"Christ lives, he has overcome death, he has overcome all these powers. We live in this certainty, in this freedom, and in this joy." (Pope Benedict XVI, General Audience, 12 XI 2008)
"Do not accept anything as the truth if it lacks love. And do not accept anything as love which lacks the truth! One without the other becomes a destructive lie." (Blessed John Paul II, Canonisation of Edith Stein, 11 X 1998)

Friday, 18 March 2011

Lent Reflection: The Temptations of Christ in the Desert (Part 4)

The Third Temptation

When scripture is quoted and the text is not provided, please look to the bottom of the reflection for the text of the scripture.

Let us once again look at the text from the Gospel according to Matthew.

Mat 4:1-11 

(1) The Holy Spirit led Jesus into the desert, so that the devil could test him. (2)  After Jesus had gone without eating for forty days and nights, he was very hungry. (3)  Then the devil came to him and said, "If you are God's Son, tell these stones to turn into bread.” (4)  Jesus answered, "The Scriptures say: 'No one can live only on food. People need every word that God has spoken.' " 

(5)  Next, the devil took Jesus to the holy city and had him stand on the highest part of the temple. (6)  The devil said, "If you are God's Son, jump off. The Scriptures say: 'God will give his angels orders about you. They will catch you in their arms, and you won't hurt your feet on the stones.' "  (7)  Jesus answered, "The Scriptures also say, 'Don't try to test the Lord your God!' " 

(8)  Finally, the devil took Jesus up on a very high mountain and showed him all the kingdoms on earth and their power. (9)  The devil said to him, "I will give all this to you, if you will bow down and worship me.” (10)  Jesus answered, "Go away Satan! The Scriptures say: 'Worship the Lord your God and serve only him.' "  (11)  Then the devil left Jesus, and angels came to help him.


The third temptation is the climax of this whole episode. When reading Holy Scripture we most always strive to keep the fullness of its Truth in mind. This is the only way to understand the truth.

In this temptation, Satan offers Christ all the physical power the world can offer. The catch is that Jesus must bow before the Devil. This is asking Jesus to forsake his mission, to give up God.

Is this not a small price to pay for such great influence? Could Jesus not, for just that moment, deny God? After all, if he had such worldly influence, then he would be able to convert the whole world to his message of Love. Seems like a very human response.

However, as we have seen from the other temptations, this view is totally incompatible with belief. It represents a belief in the world, not in God. It presupposes that the physical is more important than the spiritual. By its very nature, the decision to relegate God to come later is a rejection of God. This rejection precludes the ability to experience God. The mindset is incompatible with true belief.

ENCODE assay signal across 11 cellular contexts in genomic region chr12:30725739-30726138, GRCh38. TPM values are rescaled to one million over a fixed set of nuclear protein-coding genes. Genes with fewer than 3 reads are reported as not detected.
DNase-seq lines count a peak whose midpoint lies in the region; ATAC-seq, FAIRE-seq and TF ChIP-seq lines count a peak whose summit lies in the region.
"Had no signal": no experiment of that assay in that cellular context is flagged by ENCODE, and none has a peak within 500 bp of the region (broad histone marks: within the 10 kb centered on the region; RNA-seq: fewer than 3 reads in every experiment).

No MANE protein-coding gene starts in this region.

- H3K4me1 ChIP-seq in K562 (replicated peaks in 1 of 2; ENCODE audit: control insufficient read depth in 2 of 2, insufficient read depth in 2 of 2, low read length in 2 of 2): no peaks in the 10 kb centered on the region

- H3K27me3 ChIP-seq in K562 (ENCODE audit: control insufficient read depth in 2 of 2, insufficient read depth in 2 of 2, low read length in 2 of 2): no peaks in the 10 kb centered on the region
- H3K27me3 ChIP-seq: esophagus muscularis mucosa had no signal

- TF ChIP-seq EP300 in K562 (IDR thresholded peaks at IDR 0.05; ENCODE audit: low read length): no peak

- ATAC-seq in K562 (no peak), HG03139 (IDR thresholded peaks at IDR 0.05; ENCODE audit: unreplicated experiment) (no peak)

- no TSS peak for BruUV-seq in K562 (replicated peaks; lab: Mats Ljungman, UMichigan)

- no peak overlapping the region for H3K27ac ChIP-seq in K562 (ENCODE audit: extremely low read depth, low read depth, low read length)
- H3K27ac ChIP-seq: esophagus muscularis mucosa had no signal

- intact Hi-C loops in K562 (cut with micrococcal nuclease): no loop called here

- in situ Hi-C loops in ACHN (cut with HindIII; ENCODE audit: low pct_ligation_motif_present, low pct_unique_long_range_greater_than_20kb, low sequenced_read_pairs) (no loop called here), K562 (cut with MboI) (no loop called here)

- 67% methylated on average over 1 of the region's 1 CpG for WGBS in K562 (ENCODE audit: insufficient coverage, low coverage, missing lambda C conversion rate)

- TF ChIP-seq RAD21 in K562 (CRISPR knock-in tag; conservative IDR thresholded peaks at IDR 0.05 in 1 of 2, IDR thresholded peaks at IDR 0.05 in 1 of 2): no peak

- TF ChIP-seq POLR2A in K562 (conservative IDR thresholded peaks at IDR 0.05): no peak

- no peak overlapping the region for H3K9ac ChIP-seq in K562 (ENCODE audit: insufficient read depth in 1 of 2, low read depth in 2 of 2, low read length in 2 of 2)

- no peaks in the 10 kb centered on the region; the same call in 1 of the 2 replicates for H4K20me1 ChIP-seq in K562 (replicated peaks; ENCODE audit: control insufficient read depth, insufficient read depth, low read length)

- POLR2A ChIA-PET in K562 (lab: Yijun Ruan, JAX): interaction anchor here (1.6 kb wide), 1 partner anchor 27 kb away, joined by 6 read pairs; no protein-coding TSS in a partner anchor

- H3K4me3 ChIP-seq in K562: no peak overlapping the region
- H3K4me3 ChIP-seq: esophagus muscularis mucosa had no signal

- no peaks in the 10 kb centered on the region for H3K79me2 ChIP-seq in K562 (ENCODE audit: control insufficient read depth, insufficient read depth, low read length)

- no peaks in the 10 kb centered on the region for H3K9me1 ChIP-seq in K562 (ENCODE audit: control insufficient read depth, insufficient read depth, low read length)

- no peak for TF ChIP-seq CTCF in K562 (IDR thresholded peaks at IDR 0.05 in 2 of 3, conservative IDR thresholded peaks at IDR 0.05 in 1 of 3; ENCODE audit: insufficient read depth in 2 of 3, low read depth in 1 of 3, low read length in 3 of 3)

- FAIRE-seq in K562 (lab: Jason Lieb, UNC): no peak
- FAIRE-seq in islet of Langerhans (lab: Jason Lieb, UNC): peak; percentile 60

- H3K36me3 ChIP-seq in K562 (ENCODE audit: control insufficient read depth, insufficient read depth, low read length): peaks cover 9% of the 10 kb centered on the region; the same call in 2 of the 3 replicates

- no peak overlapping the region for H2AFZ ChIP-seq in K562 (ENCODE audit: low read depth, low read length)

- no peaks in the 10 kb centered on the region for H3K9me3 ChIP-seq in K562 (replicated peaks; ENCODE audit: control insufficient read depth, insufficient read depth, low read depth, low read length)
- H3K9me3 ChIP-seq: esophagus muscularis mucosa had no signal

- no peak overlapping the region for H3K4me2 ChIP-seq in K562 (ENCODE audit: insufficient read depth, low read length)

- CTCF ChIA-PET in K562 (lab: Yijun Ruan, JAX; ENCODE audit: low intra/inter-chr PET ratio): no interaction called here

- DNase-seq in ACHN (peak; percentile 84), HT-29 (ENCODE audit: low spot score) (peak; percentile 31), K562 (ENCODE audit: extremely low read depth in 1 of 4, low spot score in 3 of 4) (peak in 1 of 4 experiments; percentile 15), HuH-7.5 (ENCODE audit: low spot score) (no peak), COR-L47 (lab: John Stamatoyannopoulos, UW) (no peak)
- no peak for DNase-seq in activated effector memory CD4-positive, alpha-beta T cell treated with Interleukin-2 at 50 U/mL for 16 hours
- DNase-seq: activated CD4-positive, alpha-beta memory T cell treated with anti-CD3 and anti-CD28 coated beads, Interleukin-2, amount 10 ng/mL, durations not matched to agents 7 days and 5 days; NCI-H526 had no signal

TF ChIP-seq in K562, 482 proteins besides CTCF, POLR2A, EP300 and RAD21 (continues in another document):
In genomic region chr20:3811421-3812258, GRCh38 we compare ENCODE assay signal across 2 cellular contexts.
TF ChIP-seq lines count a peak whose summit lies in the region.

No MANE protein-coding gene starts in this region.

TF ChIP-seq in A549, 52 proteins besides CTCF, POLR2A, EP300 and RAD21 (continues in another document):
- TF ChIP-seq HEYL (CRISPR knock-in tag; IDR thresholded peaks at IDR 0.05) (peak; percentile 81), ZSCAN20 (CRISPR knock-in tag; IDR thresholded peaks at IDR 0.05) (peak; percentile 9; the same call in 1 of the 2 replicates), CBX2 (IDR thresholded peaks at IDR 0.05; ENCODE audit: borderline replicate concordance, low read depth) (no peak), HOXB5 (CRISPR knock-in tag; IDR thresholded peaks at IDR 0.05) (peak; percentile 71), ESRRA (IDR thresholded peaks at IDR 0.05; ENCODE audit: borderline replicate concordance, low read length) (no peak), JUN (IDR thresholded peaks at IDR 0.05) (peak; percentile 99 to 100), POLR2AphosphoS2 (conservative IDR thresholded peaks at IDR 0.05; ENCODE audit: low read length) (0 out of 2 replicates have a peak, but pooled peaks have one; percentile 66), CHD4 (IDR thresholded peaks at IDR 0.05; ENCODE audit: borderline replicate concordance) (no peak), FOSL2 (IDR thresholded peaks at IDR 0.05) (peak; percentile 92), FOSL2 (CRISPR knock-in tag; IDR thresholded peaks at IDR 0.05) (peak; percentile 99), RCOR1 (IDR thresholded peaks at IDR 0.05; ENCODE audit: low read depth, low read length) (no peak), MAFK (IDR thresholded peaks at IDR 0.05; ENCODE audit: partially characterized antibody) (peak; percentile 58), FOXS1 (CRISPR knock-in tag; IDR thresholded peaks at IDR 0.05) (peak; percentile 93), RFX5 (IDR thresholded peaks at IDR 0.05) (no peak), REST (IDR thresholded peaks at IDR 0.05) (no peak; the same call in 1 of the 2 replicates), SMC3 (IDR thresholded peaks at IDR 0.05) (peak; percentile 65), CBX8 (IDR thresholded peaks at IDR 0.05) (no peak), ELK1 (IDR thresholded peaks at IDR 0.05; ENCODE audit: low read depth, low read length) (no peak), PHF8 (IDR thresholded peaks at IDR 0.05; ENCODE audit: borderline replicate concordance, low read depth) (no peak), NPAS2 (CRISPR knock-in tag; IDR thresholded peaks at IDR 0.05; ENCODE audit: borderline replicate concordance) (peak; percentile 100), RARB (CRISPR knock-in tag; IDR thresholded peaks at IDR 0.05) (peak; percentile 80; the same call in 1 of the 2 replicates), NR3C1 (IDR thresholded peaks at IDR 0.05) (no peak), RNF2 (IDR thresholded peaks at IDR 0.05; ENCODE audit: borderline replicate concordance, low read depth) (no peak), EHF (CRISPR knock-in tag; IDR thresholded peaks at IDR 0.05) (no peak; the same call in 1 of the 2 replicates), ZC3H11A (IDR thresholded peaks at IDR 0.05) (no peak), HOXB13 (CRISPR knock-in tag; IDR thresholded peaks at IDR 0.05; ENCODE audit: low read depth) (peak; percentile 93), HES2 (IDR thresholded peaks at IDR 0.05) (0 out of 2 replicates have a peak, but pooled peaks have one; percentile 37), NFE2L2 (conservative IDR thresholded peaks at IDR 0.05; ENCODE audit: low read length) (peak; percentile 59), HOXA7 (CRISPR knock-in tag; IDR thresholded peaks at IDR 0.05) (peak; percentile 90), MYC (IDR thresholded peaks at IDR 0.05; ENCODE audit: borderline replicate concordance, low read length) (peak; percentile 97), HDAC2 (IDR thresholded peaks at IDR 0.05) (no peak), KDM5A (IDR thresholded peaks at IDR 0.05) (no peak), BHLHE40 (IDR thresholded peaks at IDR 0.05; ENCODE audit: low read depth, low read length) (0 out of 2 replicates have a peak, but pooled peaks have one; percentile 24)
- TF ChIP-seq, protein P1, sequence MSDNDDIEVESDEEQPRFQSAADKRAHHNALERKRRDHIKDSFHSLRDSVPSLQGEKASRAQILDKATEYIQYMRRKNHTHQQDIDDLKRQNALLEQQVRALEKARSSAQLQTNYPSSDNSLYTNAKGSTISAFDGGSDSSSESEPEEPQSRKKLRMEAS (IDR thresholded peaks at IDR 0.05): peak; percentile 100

The people are tempted in the same way later in the Gospels. This time the people must choose: Worldly power or God's Kingdom. We must look to the readings from Palm Sunday. At the trial of Jesus Christ, Pilate offers the crowd a choice between Jesus, called the Christ and Jesus Barabbas.

We need to delve deeper into this choice offered to the people. In the Gospel of Matthew, we read, “At that time a well-known terrorist named Jesus Barabbas was in jail. (Mat 27:16). We know from the context of the term used to describe Barabbas (here translated as terrorist) that Barabbas had been involved in an uprising against the ruling Romans. He was a “freedom fighter”. The form of his name also suggests he was the ruler of the group of insurgents (we recall Bar-Kokhba who was head of the Jewish force in the last great Jewish messianic war in 132AD). Jesus Barabbas therefore presents a Messianic figure: A political Messiah. The type of Messiah the Jews were expecting. One who would bring physical power.

The name Barabbas can be broken down to Bar-Abbas. This translates as “son of the father”. Ring a bell? We see in this story the clear choice between a political messiah who promises worldly power and a messiah who offers only a message of Love. The two characters juxtapose each other in all respects, but both claim the messiahship. Moreover, the people, offered the same choice as Jesus was in the Third temptation, choose worldly power. This choice is the human decision. This decision does not look to the Kingdom of God. We know that they chose wrongly. Are we too going to choose the wrong Kingdom to pursue? Do we answer as Christ did, or do we side with the crowd screaming, “We want Barabbas?” we want this world’s power.

Which "Son of the Father" do you choose?

THE END

Post script:
I would just like to discuss the “Kingdom of God” as used in the Gospels. The word used for “Kingdom” is not a noun. It is a verb! The Hebrew word is malkut; it means the active lordship of the king. We can say then that the Kingdom of God does not lie after death, but exists on earth when we allow Gods will to rule our lives.

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